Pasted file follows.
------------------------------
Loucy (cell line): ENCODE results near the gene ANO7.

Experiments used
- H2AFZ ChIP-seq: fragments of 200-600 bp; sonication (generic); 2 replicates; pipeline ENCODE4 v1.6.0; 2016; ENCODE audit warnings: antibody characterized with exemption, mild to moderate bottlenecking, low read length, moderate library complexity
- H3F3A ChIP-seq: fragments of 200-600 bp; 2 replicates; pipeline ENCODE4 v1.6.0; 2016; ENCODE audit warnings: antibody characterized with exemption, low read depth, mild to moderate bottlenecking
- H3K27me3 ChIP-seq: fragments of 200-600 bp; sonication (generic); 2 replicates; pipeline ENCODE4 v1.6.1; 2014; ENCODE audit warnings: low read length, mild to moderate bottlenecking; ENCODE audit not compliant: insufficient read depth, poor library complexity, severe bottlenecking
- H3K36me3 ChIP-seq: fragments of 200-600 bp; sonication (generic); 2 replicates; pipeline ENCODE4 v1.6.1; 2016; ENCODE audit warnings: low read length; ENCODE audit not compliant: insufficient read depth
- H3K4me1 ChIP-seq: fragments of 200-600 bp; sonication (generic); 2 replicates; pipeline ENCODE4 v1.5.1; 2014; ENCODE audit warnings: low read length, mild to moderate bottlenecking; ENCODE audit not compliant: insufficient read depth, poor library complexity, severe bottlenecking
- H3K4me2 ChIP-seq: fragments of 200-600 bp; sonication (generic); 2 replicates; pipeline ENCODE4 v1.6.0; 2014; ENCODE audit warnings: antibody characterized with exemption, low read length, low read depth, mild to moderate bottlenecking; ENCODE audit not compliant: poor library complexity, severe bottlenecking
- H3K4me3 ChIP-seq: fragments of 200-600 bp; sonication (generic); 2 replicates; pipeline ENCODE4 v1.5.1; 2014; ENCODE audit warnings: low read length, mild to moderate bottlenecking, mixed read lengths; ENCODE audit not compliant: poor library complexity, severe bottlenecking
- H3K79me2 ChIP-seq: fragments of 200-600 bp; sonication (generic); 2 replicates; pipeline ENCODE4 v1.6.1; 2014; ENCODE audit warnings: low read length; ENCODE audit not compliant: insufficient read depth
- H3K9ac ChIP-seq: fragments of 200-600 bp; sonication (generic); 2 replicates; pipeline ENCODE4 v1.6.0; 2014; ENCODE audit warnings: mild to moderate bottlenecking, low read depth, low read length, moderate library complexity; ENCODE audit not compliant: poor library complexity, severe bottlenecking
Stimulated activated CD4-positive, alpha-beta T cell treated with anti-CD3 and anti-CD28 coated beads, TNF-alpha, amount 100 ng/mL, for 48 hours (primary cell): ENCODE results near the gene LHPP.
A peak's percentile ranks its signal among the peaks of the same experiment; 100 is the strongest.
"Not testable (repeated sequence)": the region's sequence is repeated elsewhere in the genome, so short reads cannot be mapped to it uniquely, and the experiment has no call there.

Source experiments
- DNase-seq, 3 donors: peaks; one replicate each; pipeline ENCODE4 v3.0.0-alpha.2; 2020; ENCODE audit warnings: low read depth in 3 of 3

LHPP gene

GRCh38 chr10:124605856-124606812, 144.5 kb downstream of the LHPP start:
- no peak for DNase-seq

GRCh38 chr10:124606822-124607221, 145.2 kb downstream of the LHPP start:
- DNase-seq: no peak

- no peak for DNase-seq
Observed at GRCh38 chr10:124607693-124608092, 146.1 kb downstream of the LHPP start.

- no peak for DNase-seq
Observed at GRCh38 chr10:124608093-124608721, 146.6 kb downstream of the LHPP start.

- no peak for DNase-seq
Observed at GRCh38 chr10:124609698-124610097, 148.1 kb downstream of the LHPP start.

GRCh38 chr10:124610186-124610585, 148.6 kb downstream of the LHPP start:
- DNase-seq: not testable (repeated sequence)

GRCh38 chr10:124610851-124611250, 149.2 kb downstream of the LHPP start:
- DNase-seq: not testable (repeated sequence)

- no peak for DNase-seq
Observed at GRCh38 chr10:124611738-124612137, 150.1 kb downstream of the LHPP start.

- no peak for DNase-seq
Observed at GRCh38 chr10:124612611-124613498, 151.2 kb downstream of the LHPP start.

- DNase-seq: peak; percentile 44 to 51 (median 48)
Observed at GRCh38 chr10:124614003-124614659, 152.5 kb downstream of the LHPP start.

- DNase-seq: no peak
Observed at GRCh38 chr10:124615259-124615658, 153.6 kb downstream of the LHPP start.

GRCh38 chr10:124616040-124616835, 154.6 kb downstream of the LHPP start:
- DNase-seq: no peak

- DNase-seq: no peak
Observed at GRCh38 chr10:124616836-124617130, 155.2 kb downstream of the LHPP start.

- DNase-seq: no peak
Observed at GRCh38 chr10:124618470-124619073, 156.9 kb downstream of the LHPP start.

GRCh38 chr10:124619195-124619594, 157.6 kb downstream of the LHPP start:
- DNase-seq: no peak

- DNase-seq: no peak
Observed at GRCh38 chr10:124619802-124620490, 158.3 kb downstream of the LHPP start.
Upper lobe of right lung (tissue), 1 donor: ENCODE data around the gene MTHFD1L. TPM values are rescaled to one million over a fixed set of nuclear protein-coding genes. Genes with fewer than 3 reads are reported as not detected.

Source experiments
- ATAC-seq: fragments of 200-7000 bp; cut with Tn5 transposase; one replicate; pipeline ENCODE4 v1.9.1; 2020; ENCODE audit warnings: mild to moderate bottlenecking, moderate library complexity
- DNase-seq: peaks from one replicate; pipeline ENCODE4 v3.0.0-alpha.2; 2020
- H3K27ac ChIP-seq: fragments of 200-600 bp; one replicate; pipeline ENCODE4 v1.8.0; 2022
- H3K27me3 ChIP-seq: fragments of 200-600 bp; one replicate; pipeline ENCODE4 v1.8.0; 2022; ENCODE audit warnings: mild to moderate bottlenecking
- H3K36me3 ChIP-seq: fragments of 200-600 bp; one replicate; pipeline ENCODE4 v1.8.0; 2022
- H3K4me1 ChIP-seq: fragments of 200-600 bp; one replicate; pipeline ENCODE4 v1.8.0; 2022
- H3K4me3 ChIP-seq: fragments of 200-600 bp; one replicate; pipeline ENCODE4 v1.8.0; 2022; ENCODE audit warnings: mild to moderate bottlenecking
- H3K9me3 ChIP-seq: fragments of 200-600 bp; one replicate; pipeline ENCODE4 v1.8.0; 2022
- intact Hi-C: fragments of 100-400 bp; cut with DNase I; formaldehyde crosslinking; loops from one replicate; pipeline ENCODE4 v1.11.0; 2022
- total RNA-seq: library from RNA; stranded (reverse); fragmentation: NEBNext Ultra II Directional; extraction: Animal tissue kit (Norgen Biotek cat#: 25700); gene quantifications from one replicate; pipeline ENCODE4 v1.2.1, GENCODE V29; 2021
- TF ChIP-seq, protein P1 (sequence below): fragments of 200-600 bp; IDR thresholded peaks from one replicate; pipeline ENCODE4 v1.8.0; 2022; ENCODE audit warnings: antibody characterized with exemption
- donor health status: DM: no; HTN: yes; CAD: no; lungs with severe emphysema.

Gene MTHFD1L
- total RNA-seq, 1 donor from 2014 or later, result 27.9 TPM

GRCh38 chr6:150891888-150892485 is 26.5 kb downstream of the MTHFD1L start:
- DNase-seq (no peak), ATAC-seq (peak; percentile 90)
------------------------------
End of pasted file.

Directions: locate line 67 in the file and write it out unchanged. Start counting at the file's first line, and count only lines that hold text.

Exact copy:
- DNase-seq (no peak), ATAC-seq (peak; percentile 90)